Monday, February 22, 2016

Total Carbon Study

by Larry Strain, FAIA, LEED AP

Entrance to DPR San Francisco Office, 945 Front Street. Photo courtesy of DPR Construction.

Siegel & Strain Architects, in collaboration with Integral Group: Deep Green Engineering, recently completed the Total Carbon Study of the DPR San Francisco Office Building. The project converted an existing, two story office building in San Francisco into a net positive building.

Specifically, this study:
  • Signals the need for changes in climate action policy that prioritize deconstruction and reuse over demolition. 
  • Quantifies saved/avoided carbon attributed to retrofitting an existing building compared to building a new similar structure. 
  • Demonstrates nearly 70% reduction in the embodied carbon associated with building material supply chain between a new construction and significantly reused existing building structure. 
  • Quantifies the saved/avoided carbon from converting an average, two story office building into a net positive building. Net positive buildings generate more energy than they consume on an annual basis.

    We have just a few decades to stabilize and then phase out greenhouse gas (GHG) emissions to avoid irreversible climate change. Carbon reduction strategies need to be evaluated on their reduction potential in the near term.There is a time value to carbon savings that we must take into account. The current "gold standard" for reducing emissions from buildings is to build new, net zero energy buildings — focusing on eliminating emissions associated with the operations phase. While this is an important strategy to reduce GHG emissions in the built environment, it does not address the two other major sources of building emissions from:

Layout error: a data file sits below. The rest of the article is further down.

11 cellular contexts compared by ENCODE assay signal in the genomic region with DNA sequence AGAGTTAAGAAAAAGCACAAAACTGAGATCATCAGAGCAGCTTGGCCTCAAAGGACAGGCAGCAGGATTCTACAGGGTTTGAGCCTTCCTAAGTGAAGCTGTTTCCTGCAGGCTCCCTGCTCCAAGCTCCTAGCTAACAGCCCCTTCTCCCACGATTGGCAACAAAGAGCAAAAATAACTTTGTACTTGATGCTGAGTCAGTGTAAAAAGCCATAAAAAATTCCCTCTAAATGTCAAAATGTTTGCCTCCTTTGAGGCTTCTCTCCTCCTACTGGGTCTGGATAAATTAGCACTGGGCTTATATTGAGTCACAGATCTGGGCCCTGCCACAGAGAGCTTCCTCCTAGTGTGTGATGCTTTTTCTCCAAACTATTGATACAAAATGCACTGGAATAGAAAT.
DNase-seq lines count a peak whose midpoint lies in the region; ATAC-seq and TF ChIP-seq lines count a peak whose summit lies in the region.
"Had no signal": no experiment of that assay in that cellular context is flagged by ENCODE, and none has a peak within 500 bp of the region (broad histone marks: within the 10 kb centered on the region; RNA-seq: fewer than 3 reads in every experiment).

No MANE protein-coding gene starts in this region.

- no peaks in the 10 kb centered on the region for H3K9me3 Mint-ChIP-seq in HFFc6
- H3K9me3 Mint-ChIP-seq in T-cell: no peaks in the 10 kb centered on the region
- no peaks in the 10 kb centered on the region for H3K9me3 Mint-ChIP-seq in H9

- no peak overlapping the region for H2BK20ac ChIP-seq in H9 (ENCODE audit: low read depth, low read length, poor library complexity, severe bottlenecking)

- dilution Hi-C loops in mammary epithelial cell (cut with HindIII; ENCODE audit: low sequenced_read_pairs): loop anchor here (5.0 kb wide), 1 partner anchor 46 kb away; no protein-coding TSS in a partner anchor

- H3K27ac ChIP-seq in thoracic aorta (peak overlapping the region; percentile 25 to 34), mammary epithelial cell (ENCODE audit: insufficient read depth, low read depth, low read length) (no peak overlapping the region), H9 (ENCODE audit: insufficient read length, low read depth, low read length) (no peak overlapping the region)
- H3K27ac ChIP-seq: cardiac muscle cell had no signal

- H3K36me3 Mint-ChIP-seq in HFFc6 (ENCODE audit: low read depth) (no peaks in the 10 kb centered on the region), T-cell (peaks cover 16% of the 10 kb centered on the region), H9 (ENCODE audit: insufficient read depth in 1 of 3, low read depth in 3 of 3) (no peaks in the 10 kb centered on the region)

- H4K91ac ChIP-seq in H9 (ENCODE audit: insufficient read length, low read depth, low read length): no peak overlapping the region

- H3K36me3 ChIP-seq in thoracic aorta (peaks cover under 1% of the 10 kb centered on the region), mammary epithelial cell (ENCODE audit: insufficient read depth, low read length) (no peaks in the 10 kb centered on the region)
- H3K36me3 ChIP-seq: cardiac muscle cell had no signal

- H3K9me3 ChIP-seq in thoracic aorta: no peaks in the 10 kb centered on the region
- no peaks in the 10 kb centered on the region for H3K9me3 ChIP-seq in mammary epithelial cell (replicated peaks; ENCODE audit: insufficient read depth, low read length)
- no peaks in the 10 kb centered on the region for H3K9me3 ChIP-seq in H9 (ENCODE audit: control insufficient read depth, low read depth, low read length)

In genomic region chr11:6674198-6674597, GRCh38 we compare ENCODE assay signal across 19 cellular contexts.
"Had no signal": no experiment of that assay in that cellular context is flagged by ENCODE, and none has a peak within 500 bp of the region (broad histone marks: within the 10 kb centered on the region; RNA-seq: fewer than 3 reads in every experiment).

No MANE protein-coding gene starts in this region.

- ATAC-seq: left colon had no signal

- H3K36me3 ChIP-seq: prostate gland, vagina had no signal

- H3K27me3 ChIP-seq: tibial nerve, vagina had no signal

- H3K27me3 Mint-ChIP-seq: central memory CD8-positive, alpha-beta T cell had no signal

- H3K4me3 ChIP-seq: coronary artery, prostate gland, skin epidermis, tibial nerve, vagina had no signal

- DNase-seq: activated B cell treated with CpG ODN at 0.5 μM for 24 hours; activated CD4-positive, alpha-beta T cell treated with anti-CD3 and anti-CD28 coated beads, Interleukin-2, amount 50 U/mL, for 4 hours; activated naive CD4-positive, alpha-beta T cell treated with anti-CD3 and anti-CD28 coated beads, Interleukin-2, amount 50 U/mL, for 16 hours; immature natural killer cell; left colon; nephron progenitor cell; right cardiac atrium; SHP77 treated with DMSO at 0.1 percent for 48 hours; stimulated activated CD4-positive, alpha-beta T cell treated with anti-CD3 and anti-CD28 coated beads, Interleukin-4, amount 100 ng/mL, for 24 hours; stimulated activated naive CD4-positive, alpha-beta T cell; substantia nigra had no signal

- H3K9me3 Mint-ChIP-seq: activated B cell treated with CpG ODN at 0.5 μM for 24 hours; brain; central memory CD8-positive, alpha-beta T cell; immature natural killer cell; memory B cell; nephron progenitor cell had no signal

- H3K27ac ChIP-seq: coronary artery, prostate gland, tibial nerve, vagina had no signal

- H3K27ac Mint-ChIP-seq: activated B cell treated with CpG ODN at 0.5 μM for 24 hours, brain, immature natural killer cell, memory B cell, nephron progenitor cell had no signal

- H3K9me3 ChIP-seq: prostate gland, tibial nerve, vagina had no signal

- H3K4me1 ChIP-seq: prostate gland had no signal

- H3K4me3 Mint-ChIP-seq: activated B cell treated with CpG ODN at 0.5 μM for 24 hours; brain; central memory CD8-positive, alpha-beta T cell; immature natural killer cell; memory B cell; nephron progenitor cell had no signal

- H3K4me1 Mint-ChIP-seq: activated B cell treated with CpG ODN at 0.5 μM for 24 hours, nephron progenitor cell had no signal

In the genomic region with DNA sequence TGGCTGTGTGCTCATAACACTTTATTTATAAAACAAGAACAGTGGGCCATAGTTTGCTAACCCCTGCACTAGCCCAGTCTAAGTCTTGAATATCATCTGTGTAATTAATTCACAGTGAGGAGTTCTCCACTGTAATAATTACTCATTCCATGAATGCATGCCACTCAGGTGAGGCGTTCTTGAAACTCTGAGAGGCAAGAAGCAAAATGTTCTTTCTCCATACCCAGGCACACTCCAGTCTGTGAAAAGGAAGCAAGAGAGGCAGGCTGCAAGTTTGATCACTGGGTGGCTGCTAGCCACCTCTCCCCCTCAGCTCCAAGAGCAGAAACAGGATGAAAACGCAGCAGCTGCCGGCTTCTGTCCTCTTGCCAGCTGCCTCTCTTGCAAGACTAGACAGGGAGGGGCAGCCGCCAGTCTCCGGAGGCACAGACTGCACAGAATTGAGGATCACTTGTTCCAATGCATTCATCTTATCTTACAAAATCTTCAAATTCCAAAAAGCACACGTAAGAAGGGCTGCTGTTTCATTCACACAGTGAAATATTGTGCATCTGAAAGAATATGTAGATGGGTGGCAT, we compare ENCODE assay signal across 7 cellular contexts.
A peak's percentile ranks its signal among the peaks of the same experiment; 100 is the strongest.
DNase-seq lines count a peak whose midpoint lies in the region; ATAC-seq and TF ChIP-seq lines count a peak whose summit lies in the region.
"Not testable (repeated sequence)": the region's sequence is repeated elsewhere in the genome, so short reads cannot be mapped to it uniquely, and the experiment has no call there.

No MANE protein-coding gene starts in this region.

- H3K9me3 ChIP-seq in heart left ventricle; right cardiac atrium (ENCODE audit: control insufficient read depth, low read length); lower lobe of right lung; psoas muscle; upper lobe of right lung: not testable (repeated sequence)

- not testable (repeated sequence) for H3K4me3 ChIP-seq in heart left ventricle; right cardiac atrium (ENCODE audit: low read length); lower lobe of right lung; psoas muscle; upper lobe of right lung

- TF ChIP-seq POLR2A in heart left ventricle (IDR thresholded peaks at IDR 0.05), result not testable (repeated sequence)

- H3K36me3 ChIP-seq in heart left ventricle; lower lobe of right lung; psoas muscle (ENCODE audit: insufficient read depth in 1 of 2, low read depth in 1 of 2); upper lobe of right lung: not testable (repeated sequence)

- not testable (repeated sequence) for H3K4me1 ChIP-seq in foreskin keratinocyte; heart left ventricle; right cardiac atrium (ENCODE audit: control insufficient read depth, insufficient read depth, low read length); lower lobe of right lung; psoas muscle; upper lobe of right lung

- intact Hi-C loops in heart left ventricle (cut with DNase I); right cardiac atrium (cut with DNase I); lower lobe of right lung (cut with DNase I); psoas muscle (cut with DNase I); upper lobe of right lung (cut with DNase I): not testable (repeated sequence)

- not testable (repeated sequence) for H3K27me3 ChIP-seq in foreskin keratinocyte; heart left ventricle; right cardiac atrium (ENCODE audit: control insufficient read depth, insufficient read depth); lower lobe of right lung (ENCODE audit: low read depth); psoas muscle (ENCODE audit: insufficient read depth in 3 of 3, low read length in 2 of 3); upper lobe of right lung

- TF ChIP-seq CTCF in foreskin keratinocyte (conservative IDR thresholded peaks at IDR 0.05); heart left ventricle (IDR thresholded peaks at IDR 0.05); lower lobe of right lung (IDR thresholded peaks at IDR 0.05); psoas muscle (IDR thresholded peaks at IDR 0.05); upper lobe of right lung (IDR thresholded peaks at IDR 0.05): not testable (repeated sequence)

• Embodied, upstream supply chain from building materials, and 
    • Operating emissions from existing buildings.

    Total Carbon (MTons CO2e) 50 year life comparison of Traditional Code-Compliant New Construction Office Building vs. the DPR San Francisco Net Positive Existing Building Retrofit Office.

    The Total Carbon Study makes the case for maximum reuse, coupled with deep green energy retrofits (net positive when conditions allow) as an effective strategy to produce the maximum amount of carbon savings in the shortest possible time.

    To read the entire Total Carbon Study, download this PDF